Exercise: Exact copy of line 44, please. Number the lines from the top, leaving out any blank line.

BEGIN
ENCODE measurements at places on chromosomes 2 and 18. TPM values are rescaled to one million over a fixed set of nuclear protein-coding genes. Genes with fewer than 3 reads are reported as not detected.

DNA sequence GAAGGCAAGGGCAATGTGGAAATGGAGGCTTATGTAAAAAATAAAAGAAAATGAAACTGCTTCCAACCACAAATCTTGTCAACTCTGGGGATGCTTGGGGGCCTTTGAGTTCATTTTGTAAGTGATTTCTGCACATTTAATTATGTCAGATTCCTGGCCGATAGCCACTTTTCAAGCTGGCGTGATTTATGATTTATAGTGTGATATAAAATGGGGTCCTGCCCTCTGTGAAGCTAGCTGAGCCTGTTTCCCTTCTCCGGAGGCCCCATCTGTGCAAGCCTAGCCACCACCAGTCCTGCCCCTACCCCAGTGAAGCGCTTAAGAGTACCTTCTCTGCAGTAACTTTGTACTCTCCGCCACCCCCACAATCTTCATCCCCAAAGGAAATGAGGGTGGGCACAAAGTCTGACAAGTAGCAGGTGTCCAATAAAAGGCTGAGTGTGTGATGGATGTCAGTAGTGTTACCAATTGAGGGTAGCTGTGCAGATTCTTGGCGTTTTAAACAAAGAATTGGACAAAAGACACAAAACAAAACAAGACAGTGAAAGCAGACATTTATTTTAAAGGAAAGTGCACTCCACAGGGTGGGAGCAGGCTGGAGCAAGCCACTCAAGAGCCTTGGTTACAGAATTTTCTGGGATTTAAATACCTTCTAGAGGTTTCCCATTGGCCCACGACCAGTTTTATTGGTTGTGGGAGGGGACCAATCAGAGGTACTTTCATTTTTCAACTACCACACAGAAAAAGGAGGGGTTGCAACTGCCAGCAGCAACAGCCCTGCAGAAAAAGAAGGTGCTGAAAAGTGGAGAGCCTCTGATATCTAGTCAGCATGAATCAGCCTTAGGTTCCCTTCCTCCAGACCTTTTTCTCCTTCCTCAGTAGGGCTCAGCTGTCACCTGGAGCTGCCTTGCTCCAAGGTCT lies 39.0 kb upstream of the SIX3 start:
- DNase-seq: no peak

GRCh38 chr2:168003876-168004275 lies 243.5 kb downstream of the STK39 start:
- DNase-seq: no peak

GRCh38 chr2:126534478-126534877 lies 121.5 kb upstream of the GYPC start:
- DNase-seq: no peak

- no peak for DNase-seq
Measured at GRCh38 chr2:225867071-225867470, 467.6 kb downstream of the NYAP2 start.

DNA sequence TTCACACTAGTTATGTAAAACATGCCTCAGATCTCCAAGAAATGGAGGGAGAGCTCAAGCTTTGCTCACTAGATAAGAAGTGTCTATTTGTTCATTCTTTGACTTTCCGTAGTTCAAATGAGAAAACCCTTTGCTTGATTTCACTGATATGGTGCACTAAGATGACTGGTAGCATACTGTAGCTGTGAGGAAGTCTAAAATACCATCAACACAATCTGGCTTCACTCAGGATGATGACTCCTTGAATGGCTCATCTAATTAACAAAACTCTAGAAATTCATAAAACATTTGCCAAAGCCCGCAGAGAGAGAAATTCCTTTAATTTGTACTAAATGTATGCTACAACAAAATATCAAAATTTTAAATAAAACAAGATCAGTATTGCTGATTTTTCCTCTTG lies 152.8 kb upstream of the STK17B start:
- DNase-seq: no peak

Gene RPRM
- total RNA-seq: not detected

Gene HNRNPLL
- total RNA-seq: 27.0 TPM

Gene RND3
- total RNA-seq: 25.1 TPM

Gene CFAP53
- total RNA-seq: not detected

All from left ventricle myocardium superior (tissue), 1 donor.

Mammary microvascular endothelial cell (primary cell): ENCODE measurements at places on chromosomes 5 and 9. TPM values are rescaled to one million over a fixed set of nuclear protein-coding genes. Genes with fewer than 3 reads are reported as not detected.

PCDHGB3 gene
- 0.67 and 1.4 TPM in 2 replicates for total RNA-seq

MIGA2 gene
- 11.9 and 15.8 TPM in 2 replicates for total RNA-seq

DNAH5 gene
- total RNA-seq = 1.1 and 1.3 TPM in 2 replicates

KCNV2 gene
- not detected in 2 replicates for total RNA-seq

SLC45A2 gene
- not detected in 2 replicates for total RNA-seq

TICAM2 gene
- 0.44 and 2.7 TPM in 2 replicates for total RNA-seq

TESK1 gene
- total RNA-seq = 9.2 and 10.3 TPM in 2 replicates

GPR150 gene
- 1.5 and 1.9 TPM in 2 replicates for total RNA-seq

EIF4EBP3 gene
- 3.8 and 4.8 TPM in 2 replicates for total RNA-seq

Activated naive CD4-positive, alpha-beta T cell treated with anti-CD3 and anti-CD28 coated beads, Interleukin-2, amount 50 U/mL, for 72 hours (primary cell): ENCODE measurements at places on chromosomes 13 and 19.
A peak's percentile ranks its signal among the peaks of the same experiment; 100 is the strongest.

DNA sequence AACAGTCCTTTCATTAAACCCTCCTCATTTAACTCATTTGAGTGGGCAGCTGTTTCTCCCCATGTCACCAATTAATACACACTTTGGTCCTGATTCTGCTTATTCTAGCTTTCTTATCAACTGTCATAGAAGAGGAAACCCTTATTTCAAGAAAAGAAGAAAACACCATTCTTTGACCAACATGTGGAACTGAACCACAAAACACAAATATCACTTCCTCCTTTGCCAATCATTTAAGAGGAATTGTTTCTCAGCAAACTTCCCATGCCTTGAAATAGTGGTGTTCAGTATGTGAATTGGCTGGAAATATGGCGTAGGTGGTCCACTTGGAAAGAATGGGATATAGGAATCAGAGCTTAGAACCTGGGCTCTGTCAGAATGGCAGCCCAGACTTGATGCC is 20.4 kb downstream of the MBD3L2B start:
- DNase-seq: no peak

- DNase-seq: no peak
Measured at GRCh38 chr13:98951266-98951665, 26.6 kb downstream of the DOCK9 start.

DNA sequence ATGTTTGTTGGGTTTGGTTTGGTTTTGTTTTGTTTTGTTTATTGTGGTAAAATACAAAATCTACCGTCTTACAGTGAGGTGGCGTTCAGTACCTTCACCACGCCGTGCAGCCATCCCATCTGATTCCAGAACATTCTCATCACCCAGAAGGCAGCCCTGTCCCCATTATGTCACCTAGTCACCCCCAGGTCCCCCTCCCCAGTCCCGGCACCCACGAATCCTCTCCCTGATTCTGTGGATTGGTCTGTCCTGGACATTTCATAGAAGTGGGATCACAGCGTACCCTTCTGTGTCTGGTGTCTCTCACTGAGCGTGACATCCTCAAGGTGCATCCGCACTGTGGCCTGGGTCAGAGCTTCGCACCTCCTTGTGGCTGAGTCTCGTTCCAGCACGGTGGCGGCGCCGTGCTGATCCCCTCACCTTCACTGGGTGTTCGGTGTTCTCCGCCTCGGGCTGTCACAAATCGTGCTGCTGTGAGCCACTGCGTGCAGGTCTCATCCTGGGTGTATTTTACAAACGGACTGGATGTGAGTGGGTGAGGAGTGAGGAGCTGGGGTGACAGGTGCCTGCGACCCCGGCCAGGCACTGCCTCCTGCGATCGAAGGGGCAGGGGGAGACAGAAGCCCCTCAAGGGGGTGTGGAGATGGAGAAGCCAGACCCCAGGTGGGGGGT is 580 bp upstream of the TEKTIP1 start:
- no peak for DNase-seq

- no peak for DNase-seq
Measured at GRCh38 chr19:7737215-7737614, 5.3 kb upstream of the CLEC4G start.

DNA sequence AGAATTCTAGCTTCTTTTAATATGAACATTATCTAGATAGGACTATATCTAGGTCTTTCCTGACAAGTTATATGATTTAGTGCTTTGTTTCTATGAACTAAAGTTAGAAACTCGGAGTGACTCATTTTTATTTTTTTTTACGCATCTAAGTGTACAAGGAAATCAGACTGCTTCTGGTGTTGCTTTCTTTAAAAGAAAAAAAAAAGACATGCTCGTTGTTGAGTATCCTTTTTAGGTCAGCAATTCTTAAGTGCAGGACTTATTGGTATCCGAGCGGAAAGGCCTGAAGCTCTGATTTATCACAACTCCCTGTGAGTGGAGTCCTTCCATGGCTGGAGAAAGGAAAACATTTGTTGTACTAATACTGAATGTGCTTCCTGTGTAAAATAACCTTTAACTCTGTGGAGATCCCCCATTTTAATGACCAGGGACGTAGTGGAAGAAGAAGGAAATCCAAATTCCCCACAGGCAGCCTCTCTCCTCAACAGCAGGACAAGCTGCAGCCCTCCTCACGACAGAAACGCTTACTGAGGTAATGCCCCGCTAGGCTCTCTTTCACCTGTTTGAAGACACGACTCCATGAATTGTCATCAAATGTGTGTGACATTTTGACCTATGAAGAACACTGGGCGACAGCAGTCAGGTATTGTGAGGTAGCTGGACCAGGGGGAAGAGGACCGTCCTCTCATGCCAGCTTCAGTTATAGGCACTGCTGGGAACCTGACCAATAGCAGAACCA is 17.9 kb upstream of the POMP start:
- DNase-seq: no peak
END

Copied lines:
- DNase-seq: no peak